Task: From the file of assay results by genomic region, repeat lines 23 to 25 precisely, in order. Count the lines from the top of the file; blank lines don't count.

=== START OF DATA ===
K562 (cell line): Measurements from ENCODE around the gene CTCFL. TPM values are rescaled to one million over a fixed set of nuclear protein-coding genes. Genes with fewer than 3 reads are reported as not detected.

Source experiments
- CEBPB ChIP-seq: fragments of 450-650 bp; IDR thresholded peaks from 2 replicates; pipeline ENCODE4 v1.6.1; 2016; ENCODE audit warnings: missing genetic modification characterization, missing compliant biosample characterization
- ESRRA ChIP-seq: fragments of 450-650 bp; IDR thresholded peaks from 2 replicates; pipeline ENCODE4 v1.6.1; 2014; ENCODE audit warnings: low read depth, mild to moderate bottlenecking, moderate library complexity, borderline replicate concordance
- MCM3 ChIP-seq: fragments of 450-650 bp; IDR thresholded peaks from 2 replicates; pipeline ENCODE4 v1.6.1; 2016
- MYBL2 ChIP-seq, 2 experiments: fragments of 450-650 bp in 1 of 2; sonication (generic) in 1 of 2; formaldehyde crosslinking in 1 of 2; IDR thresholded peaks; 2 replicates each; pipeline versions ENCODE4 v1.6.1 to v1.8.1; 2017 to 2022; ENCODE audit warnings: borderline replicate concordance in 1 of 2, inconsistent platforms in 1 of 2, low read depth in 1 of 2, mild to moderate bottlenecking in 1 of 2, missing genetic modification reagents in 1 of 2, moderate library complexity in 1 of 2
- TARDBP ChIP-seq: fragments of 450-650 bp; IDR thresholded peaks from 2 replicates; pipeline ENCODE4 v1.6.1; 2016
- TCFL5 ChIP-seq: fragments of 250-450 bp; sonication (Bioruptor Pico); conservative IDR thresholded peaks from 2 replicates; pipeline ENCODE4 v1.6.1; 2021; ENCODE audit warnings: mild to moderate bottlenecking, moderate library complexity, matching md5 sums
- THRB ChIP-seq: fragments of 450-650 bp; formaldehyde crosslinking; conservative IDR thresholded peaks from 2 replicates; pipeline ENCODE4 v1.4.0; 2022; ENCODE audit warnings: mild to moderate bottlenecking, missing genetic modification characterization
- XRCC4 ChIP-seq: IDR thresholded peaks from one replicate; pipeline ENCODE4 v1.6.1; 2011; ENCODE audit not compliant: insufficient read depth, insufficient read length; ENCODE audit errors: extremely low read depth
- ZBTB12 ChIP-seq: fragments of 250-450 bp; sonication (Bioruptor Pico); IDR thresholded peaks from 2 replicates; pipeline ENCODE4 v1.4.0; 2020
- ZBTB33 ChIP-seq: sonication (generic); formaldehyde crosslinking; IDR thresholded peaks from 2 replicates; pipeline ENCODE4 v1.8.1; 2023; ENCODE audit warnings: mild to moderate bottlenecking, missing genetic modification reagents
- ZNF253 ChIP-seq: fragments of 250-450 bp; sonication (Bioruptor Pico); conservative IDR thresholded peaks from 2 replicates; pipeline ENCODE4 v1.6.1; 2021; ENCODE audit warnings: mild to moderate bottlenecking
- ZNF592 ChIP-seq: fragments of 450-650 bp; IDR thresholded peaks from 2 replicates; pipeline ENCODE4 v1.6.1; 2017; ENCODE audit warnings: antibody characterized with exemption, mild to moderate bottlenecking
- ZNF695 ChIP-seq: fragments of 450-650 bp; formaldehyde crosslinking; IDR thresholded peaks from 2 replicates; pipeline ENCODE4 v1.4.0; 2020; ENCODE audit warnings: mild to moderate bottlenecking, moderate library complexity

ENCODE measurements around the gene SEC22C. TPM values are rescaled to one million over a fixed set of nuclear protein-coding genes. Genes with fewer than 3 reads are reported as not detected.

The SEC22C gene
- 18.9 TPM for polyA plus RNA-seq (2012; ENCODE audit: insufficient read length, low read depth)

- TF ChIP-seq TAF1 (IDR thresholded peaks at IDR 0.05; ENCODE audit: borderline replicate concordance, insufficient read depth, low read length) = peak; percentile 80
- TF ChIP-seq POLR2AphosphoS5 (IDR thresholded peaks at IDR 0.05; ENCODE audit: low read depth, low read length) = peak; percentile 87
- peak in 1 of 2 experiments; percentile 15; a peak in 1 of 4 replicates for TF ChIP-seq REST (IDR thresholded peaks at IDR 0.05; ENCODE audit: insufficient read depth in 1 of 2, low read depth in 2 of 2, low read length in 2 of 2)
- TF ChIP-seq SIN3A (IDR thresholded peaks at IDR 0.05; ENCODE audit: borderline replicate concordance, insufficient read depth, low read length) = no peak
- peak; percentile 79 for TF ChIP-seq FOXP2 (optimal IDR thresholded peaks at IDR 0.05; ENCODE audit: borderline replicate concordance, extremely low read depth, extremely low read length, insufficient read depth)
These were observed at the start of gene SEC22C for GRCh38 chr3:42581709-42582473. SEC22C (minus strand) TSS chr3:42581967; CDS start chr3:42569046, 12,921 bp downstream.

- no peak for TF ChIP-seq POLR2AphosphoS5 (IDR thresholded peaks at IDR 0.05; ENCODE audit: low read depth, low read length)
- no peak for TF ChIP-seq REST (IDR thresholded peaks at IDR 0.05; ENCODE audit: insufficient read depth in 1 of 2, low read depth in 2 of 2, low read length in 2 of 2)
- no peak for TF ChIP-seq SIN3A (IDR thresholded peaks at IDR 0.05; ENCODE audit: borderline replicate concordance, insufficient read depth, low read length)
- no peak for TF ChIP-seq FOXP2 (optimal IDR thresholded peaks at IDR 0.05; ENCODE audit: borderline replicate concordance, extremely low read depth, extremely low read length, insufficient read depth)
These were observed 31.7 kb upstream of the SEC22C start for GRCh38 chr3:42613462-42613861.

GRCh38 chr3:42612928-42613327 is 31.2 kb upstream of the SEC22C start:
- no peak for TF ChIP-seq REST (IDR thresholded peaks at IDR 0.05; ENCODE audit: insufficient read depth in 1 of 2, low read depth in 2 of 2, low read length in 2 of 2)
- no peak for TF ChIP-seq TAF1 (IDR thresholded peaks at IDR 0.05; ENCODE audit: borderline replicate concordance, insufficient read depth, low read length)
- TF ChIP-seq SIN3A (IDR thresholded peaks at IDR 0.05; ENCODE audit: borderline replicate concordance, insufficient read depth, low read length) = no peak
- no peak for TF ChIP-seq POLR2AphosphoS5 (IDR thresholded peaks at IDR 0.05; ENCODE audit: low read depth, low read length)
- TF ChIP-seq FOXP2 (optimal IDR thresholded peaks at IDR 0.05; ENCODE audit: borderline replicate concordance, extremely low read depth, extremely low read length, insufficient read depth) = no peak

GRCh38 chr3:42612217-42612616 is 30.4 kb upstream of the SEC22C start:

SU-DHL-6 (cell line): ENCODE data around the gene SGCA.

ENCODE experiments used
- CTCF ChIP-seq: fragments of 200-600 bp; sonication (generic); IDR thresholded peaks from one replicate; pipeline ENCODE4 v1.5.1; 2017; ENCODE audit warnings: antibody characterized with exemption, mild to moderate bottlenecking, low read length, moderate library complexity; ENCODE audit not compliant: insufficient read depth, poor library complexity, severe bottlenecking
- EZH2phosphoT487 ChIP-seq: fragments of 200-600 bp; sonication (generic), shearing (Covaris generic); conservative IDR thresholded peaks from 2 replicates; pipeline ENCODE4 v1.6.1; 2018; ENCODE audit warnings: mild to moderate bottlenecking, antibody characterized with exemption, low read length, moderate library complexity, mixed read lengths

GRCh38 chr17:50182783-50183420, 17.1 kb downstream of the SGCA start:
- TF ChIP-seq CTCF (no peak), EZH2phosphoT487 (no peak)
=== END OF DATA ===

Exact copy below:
- peak; percentile 79 for TF ChIP-seq FOXP2 (optimal IDR thresholded peaks at IDR 0.05; ENCODE audit: borderline replicate concordance, extremely low read depth, extremely low read length, insufficient read depth)
These were observed at the start of gene SEC22C for GRCh38 chr3:42581709-42582473. SEC22C (minus strand) TSS chr3:42581967; CDS start chr3:42569046, 12,921 bp downstream.

- no peak for TF ChIP-seq POLR2AphosphoS5 (IDR thresholded peaks at IDR 0.05; ENCODE audit: low read depth, low read length)